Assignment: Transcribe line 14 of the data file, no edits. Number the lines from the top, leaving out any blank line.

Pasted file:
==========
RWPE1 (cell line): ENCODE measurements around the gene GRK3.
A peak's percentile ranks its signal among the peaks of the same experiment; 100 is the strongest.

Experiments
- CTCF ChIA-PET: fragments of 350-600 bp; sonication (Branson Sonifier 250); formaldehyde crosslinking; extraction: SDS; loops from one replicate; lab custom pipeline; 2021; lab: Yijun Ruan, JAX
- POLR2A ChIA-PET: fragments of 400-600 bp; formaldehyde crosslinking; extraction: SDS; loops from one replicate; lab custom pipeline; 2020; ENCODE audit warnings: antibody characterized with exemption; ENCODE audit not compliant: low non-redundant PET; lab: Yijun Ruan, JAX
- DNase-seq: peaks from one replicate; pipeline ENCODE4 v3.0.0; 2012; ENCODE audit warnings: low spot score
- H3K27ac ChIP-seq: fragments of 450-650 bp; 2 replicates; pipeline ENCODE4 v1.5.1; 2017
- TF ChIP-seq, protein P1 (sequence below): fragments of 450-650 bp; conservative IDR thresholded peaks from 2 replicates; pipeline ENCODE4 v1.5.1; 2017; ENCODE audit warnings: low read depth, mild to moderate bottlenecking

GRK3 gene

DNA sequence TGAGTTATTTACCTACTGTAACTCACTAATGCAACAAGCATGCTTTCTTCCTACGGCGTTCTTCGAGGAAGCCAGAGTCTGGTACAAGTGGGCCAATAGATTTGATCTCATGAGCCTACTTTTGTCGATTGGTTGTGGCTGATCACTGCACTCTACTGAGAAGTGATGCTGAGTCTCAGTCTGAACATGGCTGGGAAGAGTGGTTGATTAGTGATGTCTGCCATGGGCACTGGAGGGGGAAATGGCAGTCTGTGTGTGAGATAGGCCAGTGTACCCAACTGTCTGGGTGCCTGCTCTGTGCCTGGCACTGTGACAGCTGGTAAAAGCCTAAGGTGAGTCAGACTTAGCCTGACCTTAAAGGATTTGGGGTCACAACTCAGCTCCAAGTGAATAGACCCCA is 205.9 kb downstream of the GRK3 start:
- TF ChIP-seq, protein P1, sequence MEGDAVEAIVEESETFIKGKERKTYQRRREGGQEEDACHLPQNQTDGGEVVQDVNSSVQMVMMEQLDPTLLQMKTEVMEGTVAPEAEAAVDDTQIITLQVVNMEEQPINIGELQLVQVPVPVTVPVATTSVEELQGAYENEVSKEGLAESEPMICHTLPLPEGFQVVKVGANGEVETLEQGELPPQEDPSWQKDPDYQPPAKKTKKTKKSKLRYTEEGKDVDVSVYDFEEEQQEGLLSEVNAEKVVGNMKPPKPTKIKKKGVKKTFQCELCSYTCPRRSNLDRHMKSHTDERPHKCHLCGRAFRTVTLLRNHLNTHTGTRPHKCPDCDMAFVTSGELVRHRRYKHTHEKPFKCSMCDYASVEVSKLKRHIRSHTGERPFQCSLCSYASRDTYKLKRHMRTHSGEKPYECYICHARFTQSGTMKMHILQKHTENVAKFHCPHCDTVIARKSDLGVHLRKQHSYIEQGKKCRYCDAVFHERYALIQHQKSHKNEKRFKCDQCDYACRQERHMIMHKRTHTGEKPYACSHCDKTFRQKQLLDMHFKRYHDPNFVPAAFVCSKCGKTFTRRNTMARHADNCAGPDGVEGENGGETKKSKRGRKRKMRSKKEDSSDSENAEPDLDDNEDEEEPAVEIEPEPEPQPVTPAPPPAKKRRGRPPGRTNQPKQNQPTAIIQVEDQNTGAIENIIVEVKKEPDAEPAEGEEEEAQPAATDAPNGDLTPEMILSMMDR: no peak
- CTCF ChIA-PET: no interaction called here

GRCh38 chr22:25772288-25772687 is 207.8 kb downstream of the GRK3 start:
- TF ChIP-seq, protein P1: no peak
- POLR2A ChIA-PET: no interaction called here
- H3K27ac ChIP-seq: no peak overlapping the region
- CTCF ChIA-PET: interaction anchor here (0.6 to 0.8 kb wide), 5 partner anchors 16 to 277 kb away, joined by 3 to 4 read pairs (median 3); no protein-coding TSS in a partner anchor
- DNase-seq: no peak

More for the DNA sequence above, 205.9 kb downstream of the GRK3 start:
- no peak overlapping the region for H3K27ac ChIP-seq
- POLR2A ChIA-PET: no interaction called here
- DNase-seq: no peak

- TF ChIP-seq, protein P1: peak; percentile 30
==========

- TF ChIP-seq, protein P1: no peak